Wassily Kandinsky (1866-1944)
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Wassily Kandinsky (1866-1944)

Ohne Titel

Wassily Kandinsky (1866-1944)
Ohne Titel
signed with monogram and dated '22' (lower left)
watercolour, pen and brush with India ink on paper
13 x 18½ in. (33 x 46.9 cm.)
Executed in December 1922
Emilio Cargher, Oberhof, a gift from the artist in January 1923.
Peggy Guggenheim, London, by 1939.
Heinz Berggruen, Paris, by 1958.
Sidney Janis Gallery, New York.
Acquired from the above by the late owners in August 1960.
The artist's handlist, watercolours, as '1922, 46'.
V. Endicott Barnett, Kandinsky Watercolours: Catalogue Raisonné, Volume Two, 1922-1944, New York, 1994, no. 597 (illustrated pp. 31 and 48).
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Lot Essay

In June 1922 Wassily Kandinsky returned from his homeland, Russia, to join the faculty of the Bauhaus where he would remain until its closure by the Nazis in 1933. Kandinsky's years at the Bauhaus were to be marked by a methodical, almost scientific pursuance of a severe and highly analytical form of geometric abstraction, which the artist hoped would serve as a blueprint for a new multi-disciplinary constructivist art of the future. Ohne Titel was painted in December 1922 at the end of Kandinsky's first year in Weimar, and is a work that reflects the transitionary stage of both his art at that of the Bauhaus during this important period.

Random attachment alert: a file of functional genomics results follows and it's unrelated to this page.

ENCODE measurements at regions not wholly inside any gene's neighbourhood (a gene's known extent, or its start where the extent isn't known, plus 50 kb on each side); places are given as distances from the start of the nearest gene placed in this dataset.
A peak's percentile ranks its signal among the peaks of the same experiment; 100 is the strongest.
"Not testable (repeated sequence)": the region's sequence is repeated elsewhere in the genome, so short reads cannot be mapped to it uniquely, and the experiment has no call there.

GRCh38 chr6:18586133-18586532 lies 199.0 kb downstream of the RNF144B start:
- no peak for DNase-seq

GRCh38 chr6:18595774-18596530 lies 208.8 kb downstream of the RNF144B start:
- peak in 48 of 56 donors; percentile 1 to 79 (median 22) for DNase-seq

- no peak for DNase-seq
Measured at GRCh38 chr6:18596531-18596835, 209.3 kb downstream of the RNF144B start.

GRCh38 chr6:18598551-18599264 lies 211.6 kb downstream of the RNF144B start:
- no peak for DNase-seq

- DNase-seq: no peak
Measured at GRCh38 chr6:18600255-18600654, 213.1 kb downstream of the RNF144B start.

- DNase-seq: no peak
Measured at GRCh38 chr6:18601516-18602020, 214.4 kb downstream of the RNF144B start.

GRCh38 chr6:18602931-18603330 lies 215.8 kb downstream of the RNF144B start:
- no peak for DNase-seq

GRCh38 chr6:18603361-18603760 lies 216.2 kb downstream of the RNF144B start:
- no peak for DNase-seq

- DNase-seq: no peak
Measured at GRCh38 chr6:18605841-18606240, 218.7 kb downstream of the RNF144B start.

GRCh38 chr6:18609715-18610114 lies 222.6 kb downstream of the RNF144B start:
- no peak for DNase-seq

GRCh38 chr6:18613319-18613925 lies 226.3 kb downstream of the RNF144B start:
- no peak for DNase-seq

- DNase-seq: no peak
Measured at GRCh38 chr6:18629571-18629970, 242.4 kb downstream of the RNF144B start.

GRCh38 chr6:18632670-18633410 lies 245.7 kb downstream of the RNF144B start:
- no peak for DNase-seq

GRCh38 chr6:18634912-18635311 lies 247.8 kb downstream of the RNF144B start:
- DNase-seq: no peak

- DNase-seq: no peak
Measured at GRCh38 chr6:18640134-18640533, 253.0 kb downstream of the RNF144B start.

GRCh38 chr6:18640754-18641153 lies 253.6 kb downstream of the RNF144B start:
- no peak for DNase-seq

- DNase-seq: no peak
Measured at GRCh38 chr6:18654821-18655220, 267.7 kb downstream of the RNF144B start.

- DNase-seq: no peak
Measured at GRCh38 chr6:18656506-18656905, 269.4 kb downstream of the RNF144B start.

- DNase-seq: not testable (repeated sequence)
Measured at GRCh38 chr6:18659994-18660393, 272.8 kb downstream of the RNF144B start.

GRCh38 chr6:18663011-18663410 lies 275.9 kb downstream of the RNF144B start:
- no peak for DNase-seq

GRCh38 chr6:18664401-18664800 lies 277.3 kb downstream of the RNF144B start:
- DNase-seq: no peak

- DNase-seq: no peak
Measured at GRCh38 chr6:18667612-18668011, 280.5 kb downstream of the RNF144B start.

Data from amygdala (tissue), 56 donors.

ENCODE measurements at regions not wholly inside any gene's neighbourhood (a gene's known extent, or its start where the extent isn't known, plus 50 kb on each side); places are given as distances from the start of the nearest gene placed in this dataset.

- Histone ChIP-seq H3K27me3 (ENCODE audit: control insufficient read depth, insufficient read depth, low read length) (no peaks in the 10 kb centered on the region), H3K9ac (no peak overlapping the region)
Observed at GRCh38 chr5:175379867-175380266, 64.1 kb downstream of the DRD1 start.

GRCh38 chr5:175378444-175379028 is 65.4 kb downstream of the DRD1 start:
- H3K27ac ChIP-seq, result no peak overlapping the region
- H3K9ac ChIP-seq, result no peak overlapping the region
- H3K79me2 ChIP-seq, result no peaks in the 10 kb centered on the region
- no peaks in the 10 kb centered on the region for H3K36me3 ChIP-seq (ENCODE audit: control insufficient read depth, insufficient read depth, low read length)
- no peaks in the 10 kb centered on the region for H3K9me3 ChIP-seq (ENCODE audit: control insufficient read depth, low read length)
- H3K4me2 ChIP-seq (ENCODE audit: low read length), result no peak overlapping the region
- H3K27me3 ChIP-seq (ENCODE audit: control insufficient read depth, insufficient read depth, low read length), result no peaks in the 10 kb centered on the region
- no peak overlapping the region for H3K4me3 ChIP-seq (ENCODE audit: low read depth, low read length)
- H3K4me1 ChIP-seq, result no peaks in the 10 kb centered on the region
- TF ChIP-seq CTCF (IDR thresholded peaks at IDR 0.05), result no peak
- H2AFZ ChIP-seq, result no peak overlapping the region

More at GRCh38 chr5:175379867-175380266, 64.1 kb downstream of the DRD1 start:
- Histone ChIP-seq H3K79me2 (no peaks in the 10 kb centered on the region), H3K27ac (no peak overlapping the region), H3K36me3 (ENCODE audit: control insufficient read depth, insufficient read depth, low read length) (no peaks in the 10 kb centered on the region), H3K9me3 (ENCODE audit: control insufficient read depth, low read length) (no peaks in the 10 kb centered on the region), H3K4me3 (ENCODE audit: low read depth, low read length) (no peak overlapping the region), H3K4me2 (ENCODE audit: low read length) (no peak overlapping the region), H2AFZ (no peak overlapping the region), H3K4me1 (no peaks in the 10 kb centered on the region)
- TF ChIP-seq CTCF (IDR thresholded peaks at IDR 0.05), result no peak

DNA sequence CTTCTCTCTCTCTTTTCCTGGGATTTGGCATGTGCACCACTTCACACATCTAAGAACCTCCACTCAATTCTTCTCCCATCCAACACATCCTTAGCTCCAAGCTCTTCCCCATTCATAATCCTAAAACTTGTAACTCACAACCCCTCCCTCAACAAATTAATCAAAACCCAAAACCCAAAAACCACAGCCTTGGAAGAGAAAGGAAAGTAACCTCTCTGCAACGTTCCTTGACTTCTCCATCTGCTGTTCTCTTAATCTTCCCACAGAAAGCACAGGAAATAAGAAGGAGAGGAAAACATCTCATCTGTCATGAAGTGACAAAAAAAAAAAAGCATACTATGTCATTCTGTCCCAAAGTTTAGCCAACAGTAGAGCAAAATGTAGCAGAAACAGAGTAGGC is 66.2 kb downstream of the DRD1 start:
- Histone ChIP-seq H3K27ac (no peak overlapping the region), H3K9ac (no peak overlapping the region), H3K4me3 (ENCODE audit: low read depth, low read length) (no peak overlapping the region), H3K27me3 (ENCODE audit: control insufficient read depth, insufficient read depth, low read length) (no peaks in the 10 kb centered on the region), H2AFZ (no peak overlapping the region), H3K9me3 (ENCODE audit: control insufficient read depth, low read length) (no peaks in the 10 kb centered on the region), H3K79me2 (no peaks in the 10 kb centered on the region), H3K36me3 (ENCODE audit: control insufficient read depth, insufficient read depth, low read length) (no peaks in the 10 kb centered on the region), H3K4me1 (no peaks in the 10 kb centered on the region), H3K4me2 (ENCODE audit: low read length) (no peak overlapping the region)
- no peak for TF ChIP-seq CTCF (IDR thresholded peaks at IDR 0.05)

With its largely horizontal composition of floating, but still in places, strongly organic forms, Ohne Titel still adheres to the basic landscape format that had first given rise to Kandinsky's abstraction. A fusion of this lyrical landscape-based abstraction, first pioneered in Murnau in 1913, and the Supematist, flat-land geometry he had adopted in Russia, and which he would refine at the Bauhaus, this work is one of the last of his works to still maintain a few vaguely figurative elements reminiscent of the fairytale castles and rolling mountains of his first abstractions. At the same time, the predominant diagonals and strong use of piercing, angular and intersecting geometric forms - clearly reflective of the constructivism Kandinsky had absorbed during the war years in Russia - also points to the way to the utopian free-form abstraction he would develop within the 'International Constructivist' climate of the Bauhaus.

It is in this respect that this work reflects and parallels the transition that was also taking place inside the Bauhaus at this time. Kandinsky's arrival at the Bauhaus in 1922 coincided with a general shift in the school's aims away from its original utopian Expressionist aesthetic celebrating the spirit, towards a more generic, practical and utilitarian constructivist ideal. With its free-floating forms isolated against an infinite white space, Ohne Titel seems to reflect this dynamic intersection between the geometry of the ideal and the lyricism and beauty of the organic rhythms of nature. Creating its own unique world, Ohne Titel is an abstract exercise in contrasts, marking the division between intuition and dogma, dynamic and passive form, nature and the ideal, that would distinguish Kandinsky's art for much of the rest of his career.

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